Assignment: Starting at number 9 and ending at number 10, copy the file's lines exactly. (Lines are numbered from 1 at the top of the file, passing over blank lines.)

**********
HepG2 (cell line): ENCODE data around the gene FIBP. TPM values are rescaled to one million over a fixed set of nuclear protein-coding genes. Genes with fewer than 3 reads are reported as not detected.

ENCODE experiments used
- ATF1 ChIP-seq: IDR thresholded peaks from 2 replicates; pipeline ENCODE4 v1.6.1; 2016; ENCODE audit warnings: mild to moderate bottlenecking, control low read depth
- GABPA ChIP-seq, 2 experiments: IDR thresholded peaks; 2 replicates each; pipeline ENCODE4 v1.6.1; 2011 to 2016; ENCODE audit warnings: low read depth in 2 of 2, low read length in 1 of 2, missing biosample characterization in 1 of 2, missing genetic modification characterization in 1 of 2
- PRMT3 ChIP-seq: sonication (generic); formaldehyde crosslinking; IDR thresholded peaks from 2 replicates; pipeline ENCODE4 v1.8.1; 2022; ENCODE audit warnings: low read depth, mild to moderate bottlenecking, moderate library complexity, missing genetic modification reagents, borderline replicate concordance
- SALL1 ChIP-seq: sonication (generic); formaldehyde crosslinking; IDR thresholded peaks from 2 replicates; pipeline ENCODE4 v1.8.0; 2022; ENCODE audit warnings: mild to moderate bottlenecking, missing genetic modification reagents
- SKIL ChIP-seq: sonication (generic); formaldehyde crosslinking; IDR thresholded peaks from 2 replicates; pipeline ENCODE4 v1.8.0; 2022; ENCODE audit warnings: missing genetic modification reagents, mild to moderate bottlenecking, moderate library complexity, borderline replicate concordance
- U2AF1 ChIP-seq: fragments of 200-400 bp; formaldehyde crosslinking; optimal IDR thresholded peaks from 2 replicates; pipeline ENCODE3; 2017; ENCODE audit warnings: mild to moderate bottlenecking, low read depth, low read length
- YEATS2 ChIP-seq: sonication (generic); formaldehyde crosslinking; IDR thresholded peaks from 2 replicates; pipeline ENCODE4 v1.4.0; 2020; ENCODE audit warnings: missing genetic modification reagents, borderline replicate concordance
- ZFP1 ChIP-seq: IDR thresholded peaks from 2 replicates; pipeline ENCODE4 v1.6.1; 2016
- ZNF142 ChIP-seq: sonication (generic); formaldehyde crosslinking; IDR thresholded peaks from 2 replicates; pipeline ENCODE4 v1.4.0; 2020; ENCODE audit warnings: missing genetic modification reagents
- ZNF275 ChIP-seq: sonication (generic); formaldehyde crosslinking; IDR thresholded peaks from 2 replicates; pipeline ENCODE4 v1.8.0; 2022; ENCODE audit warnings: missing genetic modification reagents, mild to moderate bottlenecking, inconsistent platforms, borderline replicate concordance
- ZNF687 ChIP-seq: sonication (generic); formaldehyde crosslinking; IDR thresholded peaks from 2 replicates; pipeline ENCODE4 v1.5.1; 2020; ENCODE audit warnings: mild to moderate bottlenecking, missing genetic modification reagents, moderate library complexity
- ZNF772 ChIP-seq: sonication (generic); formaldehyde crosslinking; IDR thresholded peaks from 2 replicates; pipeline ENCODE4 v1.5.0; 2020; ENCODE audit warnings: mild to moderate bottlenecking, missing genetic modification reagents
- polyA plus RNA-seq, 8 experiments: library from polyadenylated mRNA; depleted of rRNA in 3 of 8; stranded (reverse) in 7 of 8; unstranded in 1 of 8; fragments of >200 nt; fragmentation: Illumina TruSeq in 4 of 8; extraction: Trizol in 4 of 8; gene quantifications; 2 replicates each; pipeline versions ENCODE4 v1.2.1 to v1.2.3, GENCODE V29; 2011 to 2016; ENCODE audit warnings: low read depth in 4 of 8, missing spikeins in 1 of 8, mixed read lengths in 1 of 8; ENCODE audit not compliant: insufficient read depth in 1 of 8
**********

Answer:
- YEATS2 ChIP-seq: sonication (generic); formaldehyde crosslinking; IDR thresholded peaks from 2 replicates; pipeline ENCODE4 v1.4.0; 2020; ENCODE audit warnings: missing genetic modification reagents, borderline replicate concordance
- ZFP1 ChIP-seq: IDR thresholded peaks from 2 replicates; pipeline ENCODE4 v1.6.1; 2016